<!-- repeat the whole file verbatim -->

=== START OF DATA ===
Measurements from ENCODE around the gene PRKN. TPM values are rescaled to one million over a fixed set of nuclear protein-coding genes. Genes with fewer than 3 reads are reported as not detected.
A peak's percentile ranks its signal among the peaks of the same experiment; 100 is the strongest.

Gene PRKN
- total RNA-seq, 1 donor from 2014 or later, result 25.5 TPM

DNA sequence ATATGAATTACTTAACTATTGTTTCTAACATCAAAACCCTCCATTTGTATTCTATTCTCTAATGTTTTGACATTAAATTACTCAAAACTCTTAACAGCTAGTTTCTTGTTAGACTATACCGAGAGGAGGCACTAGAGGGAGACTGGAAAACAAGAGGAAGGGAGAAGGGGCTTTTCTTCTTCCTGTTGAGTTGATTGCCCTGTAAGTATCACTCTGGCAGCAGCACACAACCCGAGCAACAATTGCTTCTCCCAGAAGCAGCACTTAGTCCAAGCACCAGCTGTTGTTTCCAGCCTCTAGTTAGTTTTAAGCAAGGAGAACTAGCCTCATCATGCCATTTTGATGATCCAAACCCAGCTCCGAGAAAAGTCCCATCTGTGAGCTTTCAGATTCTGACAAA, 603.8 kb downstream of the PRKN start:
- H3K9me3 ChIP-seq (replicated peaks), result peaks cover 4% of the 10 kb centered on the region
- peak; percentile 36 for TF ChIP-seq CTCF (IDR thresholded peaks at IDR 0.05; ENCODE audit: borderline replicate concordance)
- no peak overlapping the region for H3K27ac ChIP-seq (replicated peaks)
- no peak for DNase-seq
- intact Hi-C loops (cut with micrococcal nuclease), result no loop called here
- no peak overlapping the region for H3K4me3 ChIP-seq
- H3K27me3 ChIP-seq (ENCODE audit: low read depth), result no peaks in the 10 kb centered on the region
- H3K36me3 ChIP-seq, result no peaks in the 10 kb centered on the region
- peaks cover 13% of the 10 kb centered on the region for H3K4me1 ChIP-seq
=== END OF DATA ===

Measurements from ENCODE around the gene PRKN. TPM values are rescaled to one million over a fixed set of nuclear protein-coding genes. Genes with fewer than 3 reads are reported as not detected.
A peak's percentile ranks its signal among the peaks of the same experiment; 100 is the strongest.

Gene PRKN
- total RNA-seq, 1 donor from 2014 or later, result 25.5 TPM

DNA sequence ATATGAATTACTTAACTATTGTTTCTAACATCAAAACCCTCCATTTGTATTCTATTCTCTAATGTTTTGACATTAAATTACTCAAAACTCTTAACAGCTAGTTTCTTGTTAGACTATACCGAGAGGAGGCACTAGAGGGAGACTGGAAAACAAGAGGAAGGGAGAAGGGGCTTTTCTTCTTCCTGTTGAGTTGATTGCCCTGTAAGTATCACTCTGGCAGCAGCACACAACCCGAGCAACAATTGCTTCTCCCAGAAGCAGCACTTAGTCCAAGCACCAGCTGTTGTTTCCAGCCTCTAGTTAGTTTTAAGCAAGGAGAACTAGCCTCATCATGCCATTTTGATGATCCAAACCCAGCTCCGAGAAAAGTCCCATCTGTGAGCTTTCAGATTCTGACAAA, 603.8 kb downstream of the PRKN start:
- H3K9me3 ChIP-seq (replicated peaks), result peaks cover 4% of the 10 kb centered on the region
- peak; percentile 36 for TF ChIP-seq CTCF (IDR thresholded peaks at IDR 0.05; ENCODE audit: borderline replicate concordance)
- no peak overlapping the region for H3K27ac ChIP-seq (replicated peaks)
- no peak for DNase-seq
- intact Hi-C loops (cut with micrococcal nuclease), result no loop called here
- no peak overlapping the region for H3K4me3 ChIP-seq
- H3K27me3 ChIP-seq (ENCODE audit: low read depth), result no peaks in the 10 kb centered on the region
- H3K36me3 ChIP-seq, result no peaks in the 10 kb centered on the region
- peaks cover 13% of the 10 kb centered on the region for H3K4me1 ChIP-seq